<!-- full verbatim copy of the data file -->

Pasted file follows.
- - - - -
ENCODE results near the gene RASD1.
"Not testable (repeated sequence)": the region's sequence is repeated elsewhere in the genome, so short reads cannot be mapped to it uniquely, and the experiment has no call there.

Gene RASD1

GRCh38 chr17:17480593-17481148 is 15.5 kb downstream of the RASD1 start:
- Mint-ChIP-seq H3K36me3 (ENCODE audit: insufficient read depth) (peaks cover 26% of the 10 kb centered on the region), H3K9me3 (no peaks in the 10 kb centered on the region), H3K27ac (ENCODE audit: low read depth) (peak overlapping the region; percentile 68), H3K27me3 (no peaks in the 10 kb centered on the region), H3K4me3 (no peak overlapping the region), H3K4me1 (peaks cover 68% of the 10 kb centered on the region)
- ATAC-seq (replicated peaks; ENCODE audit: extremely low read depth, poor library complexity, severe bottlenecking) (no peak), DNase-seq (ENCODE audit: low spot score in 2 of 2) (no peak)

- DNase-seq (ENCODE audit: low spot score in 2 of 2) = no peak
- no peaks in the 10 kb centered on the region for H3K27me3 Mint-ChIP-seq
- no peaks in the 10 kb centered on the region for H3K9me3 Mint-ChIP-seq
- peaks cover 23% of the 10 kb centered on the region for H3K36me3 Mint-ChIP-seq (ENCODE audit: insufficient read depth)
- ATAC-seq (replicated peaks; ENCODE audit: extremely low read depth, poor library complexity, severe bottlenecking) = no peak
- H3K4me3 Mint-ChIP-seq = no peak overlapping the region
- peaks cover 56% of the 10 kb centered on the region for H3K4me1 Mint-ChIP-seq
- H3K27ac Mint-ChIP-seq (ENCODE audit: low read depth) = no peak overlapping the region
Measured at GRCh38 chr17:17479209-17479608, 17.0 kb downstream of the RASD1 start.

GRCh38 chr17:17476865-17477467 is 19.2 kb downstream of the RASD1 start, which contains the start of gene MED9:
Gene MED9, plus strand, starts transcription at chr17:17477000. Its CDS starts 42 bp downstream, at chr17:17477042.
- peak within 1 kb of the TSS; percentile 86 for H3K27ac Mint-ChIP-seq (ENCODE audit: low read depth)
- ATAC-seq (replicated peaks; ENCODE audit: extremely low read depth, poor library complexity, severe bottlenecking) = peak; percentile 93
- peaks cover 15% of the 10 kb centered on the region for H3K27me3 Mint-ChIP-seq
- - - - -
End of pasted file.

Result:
ENCODE results near the gene RASD1.
"Not testable (repeated sequence)": the region's sequence is repeated elsewhere in the genome, so short reads cannot be mapped to it uniquely, and the experiment has no call there.

Gene RASD1

GRCh38 chr17:17480593-17481148 is 15.5 kb downstream of the RASD1 start:
- Mint-ChIP-seq H3K36me3 (ENCODE audit: insufficient read depth) (peaks cover 26% of the 10 kb centered on the region), H3K9me3 (no peaks in the 10 kb centered on the region), H3K27ac (ENCODE audit: low read depth) (peak overlapping the region; percentile 68), H3K27me3 (no peaks in the 10 kb centered on the region), H3K4me3 (no peak overlapping the region), H3K4me1 (peaks cover 68% of the 10 kb centered on the region)
- ATAC-seq (replicated peaks; ENCODE audit: extremely low read depth, poor library complexity, severe bottlenecking) (no peak), DNase-seq (ENCODE audit: low spot score in 2 of 2) (no peak)

- DNase-seq (ENCODE audit: low spot score in 2 of 2) = no peak
- no peaks in the 10 kb centered on the region for H3K27me3 Mint-ChIP-seq
- no peaks in the 10 kb centered on the region for H3K9me3 Mint-ChIP-seq
- peaks cover 23% of the 10 kb centered on the region for H3K36me3 Mint-ChIP-seq (ENCODE audit: insufficient read depth)
- ATAC-seq (replicated peaks; ENCODE audit: extremely low read depth, poor library complexity, severe bottlenecking) = no peak
- H3K4me3 Mint-ChIP-seq = no peak overlapping the region
- peaks cover 56% of the 10 kb centered on the region for H3K4me1 Mint-ChIP-seq
- H3K27ac Mint-ChIP-seq (ENCODE audit: low read depth) = no peak overlapping the region
Measured at GRCh38 chr17:17479209-17479608, 17.0 kb downstream of the RASD1 start.

GRCh38 chr17:17476865-17477467 is 19.2 kb downstream of the RASD1 start, which contains the start of gene MED9:
Gene MED9, plus strand, starts transcription at chr17:17477000. Its CDS starts 42 bp downstream, at chr17:17477042.
- peak within 1 kb of the TSS; percentile 86 for H3K27ac Mint-ChIP-seq (ENCODE audit: low read depth)
- ATAC-seq (replicated peaks; ENCODE audit: extremely low read depth, poor library complexity, severe bottlenecking) = peak; percentile 93
- peaks cover 15% of the 10 kb centered on the region for H3K27me3 Mint-ChIP-seq